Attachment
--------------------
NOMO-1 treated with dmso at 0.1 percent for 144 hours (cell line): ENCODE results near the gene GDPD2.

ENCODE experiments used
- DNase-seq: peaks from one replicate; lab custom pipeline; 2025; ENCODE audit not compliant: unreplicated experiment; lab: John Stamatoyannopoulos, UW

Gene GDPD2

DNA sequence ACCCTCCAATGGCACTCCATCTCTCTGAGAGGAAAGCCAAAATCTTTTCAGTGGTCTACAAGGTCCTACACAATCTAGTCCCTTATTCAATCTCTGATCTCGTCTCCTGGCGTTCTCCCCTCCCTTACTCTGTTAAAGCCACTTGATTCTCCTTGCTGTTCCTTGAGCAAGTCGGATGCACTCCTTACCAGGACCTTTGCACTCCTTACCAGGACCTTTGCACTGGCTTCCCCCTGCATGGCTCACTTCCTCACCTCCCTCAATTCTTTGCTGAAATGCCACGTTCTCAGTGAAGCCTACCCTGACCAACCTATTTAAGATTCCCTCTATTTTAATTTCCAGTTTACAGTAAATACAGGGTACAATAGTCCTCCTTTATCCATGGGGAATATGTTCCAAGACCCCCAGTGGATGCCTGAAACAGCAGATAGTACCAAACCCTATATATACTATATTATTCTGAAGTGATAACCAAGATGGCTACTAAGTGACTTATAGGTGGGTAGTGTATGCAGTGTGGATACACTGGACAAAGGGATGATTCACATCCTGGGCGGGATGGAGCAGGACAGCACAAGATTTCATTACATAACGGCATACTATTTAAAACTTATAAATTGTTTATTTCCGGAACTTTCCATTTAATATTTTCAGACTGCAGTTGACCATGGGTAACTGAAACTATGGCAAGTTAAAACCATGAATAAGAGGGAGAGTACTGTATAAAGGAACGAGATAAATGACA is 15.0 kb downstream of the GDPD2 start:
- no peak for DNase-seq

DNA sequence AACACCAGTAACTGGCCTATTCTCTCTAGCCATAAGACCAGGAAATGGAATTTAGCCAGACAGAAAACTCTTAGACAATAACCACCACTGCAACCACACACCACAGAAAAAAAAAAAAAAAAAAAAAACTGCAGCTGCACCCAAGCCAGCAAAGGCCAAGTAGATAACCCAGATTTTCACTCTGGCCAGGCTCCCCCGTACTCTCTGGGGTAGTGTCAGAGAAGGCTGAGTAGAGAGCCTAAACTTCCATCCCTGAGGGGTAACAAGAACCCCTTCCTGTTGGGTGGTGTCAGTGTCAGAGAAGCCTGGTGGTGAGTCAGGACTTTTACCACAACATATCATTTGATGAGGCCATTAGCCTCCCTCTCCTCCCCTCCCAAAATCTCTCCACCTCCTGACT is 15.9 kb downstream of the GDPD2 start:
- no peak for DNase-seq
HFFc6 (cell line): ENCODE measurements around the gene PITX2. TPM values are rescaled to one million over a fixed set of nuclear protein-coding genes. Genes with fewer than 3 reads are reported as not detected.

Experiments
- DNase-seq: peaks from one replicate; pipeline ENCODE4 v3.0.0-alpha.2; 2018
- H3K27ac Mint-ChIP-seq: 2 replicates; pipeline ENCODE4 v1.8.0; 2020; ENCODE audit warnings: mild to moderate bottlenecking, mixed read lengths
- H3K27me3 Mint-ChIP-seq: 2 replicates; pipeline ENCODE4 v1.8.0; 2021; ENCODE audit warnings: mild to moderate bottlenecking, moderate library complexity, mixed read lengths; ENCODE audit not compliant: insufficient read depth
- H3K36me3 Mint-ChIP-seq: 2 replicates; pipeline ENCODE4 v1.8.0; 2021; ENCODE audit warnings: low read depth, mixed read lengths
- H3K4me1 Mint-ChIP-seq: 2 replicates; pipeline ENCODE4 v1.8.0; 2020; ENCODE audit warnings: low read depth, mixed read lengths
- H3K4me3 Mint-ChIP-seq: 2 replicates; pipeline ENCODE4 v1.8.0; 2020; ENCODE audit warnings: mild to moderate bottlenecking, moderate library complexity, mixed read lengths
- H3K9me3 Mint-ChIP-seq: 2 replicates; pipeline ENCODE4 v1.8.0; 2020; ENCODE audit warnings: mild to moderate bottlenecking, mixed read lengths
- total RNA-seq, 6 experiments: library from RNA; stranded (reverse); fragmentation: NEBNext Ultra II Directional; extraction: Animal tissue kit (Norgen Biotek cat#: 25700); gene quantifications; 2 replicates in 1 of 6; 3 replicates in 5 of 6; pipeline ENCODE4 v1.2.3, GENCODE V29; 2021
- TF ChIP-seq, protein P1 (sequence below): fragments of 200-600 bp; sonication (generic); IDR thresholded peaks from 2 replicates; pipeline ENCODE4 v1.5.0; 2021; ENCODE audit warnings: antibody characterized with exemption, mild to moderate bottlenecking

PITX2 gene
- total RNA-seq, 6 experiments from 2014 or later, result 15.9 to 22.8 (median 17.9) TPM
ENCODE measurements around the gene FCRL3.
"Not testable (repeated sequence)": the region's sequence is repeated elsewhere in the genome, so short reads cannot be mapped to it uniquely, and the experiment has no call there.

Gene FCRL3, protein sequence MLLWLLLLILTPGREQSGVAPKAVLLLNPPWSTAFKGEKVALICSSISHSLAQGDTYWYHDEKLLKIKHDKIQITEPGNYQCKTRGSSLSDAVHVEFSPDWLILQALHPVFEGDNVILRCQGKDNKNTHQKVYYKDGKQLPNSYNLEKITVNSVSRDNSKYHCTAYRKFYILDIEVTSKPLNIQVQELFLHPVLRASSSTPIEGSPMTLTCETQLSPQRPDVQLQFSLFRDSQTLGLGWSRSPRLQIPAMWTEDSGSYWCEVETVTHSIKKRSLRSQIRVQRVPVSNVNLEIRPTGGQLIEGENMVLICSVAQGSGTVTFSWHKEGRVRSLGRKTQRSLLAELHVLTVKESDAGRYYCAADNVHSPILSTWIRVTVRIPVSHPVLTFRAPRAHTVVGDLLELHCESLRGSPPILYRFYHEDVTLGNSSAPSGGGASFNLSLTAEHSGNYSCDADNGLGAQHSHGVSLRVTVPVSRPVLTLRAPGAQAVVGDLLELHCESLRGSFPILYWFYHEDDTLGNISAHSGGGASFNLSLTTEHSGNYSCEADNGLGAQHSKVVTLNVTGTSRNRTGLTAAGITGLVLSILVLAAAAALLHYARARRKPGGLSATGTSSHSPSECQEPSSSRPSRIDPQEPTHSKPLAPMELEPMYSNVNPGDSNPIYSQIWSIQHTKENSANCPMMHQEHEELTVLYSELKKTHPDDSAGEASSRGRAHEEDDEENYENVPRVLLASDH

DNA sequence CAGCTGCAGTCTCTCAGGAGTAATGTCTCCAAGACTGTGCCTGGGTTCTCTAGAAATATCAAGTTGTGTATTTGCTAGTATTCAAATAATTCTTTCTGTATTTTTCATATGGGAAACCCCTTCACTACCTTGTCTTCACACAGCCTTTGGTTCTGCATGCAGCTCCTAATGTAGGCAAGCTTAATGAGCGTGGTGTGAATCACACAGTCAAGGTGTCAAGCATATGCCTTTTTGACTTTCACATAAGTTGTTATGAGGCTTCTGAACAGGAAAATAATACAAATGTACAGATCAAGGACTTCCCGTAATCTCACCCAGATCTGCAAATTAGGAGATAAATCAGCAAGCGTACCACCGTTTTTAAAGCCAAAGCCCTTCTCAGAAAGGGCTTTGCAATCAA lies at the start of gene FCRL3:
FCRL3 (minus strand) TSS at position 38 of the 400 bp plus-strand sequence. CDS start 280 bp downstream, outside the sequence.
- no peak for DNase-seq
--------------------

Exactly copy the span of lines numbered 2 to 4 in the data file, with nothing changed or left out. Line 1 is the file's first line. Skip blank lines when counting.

ENCODE experiments used
- DNase-seq: peaks from one replicate; lab custom pipeline; 2025; ENCODE audit not compliant: unreplicated experiment; lab: John Stamatoyannopoulos, UW

Gene GDPD2